UPDATED JUNE 21ST, 2012
Today I went out into the ‘mud-luscious’ forest of Nuuksio for tree planting with kids and some 17,000,000 other global citizens around the planet on this very day. Organized by ENO (Environment Online), a virtual global school and network, their fearless leader, one Mika Vanhanen, clearly an energetic and passionate leader, ended by surprising us all. But I’ll tell you about that later.
Turns out that the gale-force winds that knocked down our 60-year-old maple in front of the Embassy on Boxing Day, 2011, also cut a huge swath of destruction through Nuuksio. Some of the felled trees were over 120 years old.
We were taught to use the COOLEST gadget, a Finnish invention called a POTTIPUTKI, that allows a person to plant as many as 1500 trees per day! Mirka McIntire and I did a little online lesson in Finnish and English on the four (or so) simple steps to plant a tree:
Step 1: Stick the Pottiputki in a chosen spot at least two meters from another tree and step on the orange plate to align it.
Step 2: Step on the blue lever to dig the hole.
Step 3: Drop the little tree seedling into the hole and lift the Pottiputki.
Step 4: Tamp the ground around your little seedling to tighten and secure.
Step 5: Snap the handle to reset the gadget for your next planting!
Now how easy would this be for planting spring and fall flower bulbs, for instance?!? I WANT to buy ONE! But it’s not always easy to find cool stuff like this—we’re investigating.
In the meantime, I learned a great deal more about Finnish trees and forests from Petri Heinonen of UPM, resorting to the Latin and taxonomic characteristics to understand each other. Really fun.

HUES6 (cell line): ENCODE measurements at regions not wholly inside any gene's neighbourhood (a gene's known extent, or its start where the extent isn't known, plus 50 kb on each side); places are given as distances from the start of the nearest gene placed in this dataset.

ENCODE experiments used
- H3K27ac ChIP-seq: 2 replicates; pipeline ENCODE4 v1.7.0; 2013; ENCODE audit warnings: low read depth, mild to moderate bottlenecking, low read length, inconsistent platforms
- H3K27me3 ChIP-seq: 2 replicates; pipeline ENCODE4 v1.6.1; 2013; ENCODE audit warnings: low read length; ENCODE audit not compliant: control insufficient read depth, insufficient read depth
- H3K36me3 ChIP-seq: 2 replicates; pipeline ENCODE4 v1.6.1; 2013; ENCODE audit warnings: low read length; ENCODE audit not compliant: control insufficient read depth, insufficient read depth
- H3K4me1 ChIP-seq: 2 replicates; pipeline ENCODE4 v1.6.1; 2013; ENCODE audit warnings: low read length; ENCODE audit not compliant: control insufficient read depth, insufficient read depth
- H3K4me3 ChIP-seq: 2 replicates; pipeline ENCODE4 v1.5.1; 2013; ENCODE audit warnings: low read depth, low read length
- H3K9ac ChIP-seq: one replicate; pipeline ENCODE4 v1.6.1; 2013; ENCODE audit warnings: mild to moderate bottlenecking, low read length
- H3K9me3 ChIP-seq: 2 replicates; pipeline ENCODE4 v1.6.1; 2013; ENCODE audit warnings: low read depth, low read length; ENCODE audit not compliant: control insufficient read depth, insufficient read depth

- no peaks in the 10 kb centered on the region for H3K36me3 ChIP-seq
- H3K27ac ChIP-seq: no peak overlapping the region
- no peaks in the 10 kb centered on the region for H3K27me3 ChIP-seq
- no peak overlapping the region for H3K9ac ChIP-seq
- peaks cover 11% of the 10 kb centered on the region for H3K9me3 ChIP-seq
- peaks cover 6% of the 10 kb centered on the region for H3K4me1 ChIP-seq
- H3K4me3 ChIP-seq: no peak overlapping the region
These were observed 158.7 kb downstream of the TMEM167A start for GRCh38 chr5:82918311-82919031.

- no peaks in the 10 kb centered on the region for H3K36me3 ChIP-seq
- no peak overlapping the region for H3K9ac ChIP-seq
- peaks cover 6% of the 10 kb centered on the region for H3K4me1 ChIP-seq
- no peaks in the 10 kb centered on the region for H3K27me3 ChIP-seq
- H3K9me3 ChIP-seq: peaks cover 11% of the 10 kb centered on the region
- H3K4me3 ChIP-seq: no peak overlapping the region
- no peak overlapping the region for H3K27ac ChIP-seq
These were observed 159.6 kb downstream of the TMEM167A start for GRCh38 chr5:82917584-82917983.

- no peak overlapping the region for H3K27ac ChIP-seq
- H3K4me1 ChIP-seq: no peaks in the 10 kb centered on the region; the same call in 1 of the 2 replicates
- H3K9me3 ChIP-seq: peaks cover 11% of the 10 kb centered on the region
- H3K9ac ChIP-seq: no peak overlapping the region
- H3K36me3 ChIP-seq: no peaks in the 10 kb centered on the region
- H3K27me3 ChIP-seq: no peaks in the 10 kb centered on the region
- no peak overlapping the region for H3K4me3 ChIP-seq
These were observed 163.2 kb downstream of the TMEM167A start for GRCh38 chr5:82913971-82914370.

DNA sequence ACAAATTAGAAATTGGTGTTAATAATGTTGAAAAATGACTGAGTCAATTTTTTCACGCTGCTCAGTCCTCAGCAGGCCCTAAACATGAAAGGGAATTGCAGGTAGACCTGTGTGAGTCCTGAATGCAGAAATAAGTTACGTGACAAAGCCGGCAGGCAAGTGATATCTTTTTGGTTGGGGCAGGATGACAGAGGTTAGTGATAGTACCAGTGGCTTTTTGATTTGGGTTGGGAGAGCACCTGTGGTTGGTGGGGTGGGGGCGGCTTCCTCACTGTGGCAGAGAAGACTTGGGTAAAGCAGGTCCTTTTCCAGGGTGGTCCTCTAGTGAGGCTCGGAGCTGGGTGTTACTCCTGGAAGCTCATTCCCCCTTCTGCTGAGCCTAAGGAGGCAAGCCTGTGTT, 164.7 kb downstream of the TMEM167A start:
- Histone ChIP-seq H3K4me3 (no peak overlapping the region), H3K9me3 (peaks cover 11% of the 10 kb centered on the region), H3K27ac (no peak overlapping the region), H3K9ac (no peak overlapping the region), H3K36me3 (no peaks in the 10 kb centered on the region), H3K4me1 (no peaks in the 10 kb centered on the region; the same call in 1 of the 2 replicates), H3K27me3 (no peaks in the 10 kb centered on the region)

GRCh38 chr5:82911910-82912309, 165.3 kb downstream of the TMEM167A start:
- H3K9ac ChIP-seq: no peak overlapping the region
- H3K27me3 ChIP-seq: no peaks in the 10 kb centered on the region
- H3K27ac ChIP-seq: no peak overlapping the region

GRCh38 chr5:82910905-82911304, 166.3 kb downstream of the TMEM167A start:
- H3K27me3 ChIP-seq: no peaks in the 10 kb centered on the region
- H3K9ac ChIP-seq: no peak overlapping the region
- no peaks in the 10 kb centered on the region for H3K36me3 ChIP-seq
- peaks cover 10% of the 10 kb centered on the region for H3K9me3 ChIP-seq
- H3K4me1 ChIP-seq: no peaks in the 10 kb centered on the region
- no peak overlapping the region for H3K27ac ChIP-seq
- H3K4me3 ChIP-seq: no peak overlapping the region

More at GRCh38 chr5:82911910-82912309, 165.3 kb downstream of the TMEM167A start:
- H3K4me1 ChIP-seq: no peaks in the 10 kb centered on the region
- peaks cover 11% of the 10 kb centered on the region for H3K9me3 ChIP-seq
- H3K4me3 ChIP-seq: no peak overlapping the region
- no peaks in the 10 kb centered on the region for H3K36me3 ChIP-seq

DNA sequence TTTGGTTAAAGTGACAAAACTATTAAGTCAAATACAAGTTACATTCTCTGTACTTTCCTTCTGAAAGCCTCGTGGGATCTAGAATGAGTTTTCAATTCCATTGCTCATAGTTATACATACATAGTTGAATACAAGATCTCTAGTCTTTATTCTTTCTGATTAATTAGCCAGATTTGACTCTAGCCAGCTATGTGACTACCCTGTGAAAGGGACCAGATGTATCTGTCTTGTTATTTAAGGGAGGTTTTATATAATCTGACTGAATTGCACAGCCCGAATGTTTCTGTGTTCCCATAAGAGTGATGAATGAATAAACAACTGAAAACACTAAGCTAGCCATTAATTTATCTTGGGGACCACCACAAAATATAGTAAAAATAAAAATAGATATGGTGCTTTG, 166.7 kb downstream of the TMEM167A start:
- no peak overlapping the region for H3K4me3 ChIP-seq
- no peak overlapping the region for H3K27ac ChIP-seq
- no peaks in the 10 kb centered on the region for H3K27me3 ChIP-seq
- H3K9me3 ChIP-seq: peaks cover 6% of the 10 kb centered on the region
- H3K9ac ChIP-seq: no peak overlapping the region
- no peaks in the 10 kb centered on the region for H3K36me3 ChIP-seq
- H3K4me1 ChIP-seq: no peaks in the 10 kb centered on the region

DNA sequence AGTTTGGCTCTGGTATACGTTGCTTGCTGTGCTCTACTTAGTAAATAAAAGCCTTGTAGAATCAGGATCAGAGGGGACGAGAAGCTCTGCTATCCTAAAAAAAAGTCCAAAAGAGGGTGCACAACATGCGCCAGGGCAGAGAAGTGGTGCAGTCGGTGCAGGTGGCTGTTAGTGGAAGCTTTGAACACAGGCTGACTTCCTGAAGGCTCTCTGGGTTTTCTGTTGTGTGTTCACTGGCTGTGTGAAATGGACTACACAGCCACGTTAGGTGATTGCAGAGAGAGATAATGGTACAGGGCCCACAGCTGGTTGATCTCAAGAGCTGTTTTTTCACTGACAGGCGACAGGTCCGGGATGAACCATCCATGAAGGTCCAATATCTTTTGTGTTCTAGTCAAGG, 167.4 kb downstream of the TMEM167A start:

And Mari Nuutinen and I had a soulful conversation about how her work with RCE Espoo (the UNU Regional Centre of Expertise of Education for Sustainable Development) is engaging folks, young and old, to take care of our delicate waters and woods. RCE is a network of formal and non-formal educational institutions dedicated to teaching sustainable development. Each RCE helps translate the global sustainable development agenda into a local plan of action. The City of Espoo is the only RCE network in Finland. You can read more about getting involved from their website: Sustainable Development Espoo (RCE) and for the bigger picture, take a look at Regional Centres of Expertise (RCE). Good stuff indeed.
As we packed up the equipment after a beautiful lunch by Lake Kattilajärvi, Mika addressed us with a few words of thanks for the day and the lyrics of a song that he had written. He began to read the lyrics but we stopped him, begging him to sing it for us instead. He did so, singing in a sweet tenor against the backdrop of the lindens, spruces and birches dappled with light. I was so entranced that I forgot to take a picture for you, dear reader, but I found his song to leave with you as a parting gift at the end of this good day:
UPDATE: Read also Petri Heinonen’s (Environmental Manager, Forestry, UPM) blog post, Life of Wood, from the event
Cody Douglas Oreck
U.S. Embassy Helsinki